When Stanford bioengineer Markus Covert first decided to create a computer model able to simulate the behavior of a single cell, he was held back by more than an incomplete understanding of how a cell functions, but also by a lack of computer power.
His early models would take more than 10 hours to churn through a single simulation and that was when using a supercomputer capable of billions of calculations per second.
Nevertheless, in his quest toward what had been deemed “a grand challenge of the 21st century,” Covert pressed on and eventually published a paper announcing his success in building a model of just one microbe: E. coli, a popular subject in biological research. The model would allow researchers to run experiments not on living bacteria in a lab, but on a simulated cell on a computer.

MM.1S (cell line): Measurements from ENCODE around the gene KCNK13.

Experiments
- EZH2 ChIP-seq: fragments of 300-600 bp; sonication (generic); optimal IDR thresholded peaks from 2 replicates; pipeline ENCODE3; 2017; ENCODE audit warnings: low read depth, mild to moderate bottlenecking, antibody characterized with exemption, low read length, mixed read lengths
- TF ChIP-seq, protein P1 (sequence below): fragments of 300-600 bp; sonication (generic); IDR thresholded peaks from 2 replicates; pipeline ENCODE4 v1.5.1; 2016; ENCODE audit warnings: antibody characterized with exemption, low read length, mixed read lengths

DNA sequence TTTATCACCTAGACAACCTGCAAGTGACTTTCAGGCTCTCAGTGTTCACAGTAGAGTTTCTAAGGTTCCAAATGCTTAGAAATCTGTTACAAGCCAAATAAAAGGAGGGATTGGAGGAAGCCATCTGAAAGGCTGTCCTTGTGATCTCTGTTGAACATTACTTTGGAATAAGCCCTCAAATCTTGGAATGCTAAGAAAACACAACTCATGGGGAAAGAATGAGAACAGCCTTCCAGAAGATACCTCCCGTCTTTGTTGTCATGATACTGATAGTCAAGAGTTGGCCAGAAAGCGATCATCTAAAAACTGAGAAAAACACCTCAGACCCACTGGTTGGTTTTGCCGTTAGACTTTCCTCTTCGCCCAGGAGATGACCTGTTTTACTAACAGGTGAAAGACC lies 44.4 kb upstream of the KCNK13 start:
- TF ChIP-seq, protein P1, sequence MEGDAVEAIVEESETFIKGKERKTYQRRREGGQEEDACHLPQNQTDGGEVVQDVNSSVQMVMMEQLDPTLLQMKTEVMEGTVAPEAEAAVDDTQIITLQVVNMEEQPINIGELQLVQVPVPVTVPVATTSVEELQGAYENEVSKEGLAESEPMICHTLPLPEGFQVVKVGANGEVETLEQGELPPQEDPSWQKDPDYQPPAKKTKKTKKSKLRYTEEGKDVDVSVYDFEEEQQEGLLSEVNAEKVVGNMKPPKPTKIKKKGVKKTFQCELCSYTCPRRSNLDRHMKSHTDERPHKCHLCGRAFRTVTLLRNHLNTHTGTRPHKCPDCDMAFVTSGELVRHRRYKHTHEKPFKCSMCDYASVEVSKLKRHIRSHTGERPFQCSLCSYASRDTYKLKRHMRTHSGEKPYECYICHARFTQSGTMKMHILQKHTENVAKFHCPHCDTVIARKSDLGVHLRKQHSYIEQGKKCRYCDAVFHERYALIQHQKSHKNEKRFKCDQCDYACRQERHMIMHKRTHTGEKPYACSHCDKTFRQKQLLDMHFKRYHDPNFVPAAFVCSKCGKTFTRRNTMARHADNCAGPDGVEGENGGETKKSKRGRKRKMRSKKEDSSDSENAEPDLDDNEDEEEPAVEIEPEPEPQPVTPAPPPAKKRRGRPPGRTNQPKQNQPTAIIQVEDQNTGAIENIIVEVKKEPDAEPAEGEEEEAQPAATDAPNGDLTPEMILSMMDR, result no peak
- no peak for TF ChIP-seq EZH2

After all was said and done, however, the greatest takeaway for Covert was that a cell is a very, very complex thing. There were fits and starts and at least one transcendent conceptual leap — which Covert has dubbed “deep curation” — needed to make it all happen, but he found a way. As Covert points out, no model is perfect, but some are useful. And that is how usefulness, not perfection, became the goal of his work, as he tells fellow bioengineer Russ Altman in this episode of Stanford Engineering’s The Future of Everything podcast. Listen here, and subscribe to the podcast here.